Last Updated on July 29, 2019, by eNotes Editorial. Word Count: 650
Eve Bunting’s Someone Is Hiding on Alcatraz Island (1984) features the story of Danny, a San Francisco boy who saves an old woman from a mugger’s attack. Unfortunately, in the process, Danny offends the Outlaws, a gang at his high school. He tries to escape to Alcatraz Island, but the gang follows, and Danny, with the help of a park ranger, must survive on the grounds of the old prison. The book was published in reprint edition in 1994 by Berkley Publishing Group.
The Chocolate War had a very controversial reception when it was first published in 1974. Robert Cormier’s popular and ground-breaking novel features the story of Jerry Renault, a freshman at a Catholic high school, who does the unthinkable when he inspires a movement in refusing to sell chocolates for the school fundraiser, even though his actions eventually provoke the retaliation of the Vigils, the school gang. The book was published in a reprint edition in 1986 by Random House.
Hinton’s The Outsiders (1967), the unexpected smash success that paved the way for grittier young adult novels, including That Was Then, This Is Now, details the struggle between two gangs, the poor greasers and the rich Socs (short for socials). In Hinton’s book, the greasers were the ones who normally got attacked by the Socs, which flipped the standard model of violence on its head. The book was published in a reprint edition by Prentice Hall in 1997.
Hinton’s The Puppy Sister (1995) is technically a children’s book, but, like her young adult novels, Hinton’s book has been enjoyed by people of all ages. The story is pure fantasy and features the tale of a young puppy who does not realize that she is a dog. She decides that she can become a human, and, through sheer will she does, a transformation that involves the whole family. The book was published in a reprint edition by Bantam Books in 1997.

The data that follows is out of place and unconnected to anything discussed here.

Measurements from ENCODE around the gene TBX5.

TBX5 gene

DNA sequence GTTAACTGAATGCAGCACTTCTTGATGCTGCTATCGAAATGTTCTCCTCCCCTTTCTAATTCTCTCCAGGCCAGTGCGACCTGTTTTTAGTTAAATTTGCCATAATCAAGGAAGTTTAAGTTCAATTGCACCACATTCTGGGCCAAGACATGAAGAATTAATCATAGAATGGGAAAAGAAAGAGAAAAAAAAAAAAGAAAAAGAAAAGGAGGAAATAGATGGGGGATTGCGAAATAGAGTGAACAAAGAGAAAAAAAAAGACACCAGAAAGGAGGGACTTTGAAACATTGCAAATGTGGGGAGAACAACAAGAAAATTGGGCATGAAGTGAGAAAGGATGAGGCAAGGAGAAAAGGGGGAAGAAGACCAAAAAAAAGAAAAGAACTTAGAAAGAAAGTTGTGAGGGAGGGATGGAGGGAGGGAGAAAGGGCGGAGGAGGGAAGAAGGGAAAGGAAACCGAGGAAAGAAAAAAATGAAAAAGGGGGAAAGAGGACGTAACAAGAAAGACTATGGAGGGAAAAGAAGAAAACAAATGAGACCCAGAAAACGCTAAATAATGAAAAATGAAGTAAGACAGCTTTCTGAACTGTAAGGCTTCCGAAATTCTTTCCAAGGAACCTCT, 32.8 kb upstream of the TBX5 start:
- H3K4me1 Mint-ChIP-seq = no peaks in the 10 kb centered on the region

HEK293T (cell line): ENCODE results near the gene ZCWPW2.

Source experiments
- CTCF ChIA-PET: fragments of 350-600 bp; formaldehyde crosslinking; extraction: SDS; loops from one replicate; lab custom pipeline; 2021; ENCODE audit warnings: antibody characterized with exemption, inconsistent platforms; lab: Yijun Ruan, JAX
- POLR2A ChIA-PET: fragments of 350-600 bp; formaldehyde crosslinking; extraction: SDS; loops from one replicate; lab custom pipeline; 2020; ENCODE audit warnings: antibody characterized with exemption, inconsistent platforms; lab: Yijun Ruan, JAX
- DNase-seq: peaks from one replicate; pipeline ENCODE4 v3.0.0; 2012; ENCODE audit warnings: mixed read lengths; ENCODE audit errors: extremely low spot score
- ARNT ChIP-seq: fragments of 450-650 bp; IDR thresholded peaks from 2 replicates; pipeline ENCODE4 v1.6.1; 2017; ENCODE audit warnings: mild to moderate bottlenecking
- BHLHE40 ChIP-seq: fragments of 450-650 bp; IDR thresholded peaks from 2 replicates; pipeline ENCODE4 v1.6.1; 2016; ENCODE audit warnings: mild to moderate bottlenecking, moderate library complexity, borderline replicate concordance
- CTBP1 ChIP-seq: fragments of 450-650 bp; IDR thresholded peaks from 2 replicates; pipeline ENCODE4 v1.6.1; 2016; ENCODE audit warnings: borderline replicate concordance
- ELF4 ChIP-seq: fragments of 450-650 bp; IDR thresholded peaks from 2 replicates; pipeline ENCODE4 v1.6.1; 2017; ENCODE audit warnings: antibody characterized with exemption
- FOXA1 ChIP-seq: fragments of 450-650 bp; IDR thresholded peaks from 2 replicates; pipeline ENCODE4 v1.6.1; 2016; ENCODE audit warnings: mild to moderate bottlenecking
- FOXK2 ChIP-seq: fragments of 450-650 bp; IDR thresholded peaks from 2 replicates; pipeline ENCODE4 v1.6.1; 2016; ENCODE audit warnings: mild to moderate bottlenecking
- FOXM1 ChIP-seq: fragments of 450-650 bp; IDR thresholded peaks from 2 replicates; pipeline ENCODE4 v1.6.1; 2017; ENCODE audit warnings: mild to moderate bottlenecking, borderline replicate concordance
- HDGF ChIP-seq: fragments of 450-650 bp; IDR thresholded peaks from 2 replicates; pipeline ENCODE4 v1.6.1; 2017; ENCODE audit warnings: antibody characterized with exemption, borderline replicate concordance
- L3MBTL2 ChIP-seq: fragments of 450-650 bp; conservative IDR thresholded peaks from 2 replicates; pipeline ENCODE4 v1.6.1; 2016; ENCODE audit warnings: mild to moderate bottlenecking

Hinton’s third novel, Rumble Fish (1972), continues to explore the life of street teens, in this case, Rusty-James, who fights with his fists and has always been bailed out by his older brother when his own fists were not enough. Rusty- James’s life is torn apart through a cataclysmic series of events, and for once his brother is not around to save him. The book was published in a reprint edition by Laurel Leaf in 1989.
Hinton’s Taming the Star Runner (1988) deviated from her normal style by using a thirdperson narrator to tell the story of troubled fifteen-year-old Travis Harris, who is sent to his uncle’s Oklahoma ranch as an alternative to juvenile hall. Although Harris is reluctant to adapt to his rural surroundings at first, he eventually develops a relationship with Casey Kincaid, a horse trainer—who is in the process of training the stallion, the Star Runner—and publishes a book about his life. The book was published in a reprint edition by Laurel Leaf in 1989.
Hinton’s books often concern the story of gangs or gang members in young America, particularly in the 1960s and 1970s. Gangs in America III, edited by C. Ronald Huff and published by Sage Publications in 2001, is a popular anthology that collects the most up-to-date information about contemporary gangs and the current law enforcement efforts used to prevent and control gang violence and crime. Through a series of essays, the contributors thoroughly examine how and why young people join gangs, the effects gangs have on communities, and the newest potential solutions.
Paul Zindel’s The Pigman (1968) tells the story of John and Lorraine, high school students who pass the time by playing phone pranks on people. Through one of these pranks, they meet “The Pigman,” a sad widower named Mr. Pignati, who changes their lives forever and gets them to see that their actions have consequences. The book was published in a reprint edition by Bantam Starfire in 1983.